Learning Styles
Concepts and Evidence
Harold Pashler,
Mark McDaniel,
Doug Rohrer,
and Robert Bjork
Universityof California, Los Angeles
Theterm‘‘learningstyles’’referstotheconceptthat individuals differ in regard to what mode of instruc-tion or study is most effective for them. Proponents of learning-style assessment contendthat optimal instructionrequires diagnosing individuals’ learning style and tai-loring instruction accordingly. Assessments of learning style typically ask people to evaluate what sort of infor-mation presentation they prefer (e.g., words versus pic-tures versus speech) and/or what kind of mental activitythey find most engaging or congenial (e.g., analysis versuslistening), although assessment instruments are extremelydiverse. The most common—but not the only—hypothesisabout the instructional relevance of learning styles is the
meshing hypothesis
, according to which instruction is best provided in a format that matches the preferences of thelearner (e.g., for a ‘‘visual learner,’’ emphasizing visual presentation of information).The learning-styles view has acquired great influencewithin the education field, and is frequently encountered at levels ranging from kindergarten to graduate school.There is a thriving industry devoted to publishing learn-ing-styles tests and guidebooks for teachers, and manyorganizations offer professional development workshops for teachers and educators built around the concept of learning styles.The authors of the present review were charged withdetermining whether these practices are supported byscientific evidence. We concluded that any credible vali-dation of learning-styles-based instruction requires robustdocumentation of a very particular type of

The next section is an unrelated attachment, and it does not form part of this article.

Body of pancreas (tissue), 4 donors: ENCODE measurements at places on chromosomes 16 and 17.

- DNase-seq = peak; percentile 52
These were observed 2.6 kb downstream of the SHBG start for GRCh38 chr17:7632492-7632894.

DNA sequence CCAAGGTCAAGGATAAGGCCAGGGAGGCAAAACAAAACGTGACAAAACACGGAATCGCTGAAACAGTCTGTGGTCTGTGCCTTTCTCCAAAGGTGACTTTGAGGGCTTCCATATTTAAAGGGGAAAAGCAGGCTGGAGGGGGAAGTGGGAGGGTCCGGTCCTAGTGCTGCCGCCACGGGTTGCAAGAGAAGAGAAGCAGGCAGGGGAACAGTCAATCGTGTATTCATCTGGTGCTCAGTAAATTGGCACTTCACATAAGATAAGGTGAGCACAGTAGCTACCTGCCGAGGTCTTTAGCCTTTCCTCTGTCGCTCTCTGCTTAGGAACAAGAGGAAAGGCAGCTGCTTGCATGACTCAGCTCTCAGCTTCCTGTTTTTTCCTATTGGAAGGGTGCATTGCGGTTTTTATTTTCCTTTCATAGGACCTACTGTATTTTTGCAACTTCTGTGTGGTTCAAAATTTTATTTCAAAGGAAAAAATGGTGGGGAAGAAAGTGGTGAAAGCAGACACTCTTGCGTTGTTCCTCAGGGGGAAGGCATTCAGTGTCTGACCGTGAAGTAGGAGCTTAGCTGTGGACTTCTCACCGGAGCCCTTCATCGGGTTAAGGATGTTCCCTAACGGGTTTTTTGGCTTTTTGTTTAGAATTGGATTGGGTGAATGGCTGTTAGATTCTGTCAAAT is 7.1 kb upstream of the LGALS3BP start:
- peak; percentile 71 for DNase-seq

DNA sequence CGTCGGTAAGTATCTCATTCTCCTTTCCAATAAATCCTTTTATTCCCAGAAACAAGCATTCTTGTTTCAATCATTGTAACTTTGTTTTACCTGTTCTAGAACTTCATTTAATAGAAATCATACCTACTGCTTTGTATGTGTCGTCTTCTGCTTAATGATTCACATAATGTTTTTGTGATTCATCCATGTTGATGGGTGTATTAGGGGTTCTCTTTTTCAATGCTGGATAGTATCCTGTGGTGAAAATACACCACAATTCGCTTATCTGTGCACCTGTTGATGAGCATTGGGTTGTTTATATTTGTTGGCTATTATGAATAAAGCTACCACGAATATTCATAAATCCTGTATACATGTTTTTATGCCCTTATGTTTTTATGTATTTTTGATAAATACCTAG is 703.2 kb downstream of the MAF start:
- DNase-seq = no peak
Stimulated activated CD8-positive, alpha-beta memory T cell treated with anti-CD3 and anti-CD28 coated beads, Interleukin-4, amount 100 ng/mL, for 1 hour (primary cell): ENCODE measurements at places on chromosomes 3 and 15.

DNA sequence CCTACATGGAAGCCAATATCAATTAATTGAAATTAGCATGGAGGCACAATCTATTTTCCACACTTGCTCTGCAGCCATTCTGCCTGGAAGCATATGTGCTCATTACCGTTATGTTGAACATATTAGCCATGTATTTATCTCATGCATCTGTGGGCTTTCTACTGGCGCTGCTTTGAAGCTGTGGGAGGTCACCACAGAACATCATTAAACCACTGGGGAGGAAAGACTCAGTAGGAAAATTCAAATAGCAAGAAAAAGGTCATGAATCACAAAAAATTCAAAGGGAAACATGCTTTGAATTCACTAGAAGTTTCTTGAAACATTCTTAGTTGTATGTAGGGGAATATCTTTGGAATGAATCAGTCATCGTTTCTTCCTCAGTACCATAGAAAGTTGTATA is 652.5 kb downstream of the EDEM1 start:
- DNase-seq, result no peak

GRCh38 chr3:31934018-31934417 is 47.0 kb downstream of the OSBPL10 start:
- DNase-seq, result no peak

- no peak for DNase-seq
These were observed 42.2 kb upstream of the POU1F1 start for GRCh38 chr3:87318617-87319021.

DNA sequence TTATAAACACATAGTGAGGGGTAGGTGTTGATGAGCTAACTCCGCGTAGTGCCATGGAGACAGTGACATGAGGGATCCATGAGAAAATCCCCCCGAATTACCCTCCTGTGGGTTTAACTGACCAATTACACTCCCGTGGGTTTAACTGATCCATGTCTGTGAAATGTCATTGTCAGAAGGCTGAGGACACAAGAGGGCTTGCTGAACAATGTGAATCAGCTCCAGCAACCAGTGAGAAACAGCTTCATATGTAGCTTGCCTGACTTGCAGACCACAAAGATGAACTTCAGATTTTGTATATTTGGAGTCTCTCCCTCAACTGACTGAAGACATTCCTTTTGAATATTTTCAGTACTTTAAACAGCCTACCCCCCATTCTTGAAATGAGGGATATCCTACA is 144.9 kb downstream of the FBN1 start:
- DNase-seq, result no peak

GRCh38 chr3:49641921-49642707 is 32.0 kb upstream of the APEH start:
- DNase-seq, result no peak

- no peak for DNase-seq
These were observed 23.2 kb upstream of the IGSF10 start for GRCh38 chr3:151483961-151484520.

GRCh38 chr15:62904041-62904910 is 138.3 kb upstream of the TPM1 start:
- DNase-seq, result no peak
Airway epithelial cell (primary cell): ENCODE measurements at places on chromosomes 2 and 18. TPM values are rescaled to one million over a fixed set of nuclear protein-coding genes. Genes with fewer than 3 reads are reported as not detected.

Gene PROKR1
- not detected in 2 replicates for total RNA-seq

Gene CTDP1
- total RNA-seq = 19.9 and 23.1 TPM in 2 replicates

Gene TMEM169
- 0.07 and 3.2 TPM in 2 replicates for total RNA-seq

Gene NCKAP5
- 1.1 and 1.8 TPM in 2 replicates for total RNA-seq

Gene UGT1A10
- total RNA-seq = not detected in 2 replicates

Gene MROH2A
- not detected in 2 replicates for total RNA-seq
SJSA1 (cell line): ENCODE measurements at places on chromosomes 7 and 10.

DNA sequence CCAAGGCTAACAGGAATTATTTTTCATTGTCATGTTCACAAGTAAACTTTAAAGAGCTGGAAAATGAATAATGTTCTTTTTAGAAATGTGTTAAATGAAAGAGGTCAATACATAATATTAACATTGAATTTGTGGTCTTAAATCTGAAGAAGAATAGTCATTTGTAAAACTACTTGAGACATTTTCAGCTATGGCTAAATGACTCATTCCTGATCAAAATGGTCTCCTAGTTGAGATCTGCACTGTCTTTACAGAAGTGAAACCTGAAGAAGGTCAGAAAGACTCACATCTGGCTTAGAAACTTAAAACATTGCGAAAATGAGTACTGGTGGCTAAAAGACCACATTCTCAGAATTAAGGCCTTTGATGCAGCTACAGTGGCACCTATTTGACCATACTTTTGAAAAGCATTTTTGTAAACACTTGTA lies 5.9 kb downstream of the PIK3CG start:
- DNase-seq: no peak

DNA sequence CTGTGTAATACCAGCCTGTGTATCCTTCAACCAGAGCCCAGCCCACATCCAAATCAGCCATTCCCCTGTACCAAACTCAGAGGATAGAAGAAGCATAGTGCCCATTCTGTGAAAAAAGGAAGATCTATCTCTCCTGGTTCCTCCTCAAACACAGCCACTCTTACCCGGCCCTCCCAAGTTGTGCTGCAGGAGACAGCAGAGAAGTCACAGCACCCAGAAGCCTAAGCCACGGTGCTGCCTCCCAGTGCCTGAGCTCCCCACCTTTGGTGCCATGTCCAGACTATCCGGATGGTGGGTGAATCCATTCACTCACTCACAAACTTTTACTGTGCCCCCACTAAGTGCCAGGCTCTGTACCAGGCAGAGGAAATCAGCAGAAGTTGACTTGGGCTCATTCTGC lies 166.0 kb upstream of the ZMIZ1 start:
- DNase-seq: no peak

finding with several necessary criteria. First, studentsmust be divided into groups on the basis of their learning styles, and then students from each group must be ran-domly assigned to receive one of multiple instructionalmethods. Next, students must then sit for a final test that isthe same for all students. Finally, in order to demonstratethat optimal learning requires that students receive in-struction tailored to their putative learning style, theexperiment must reveal a specific type of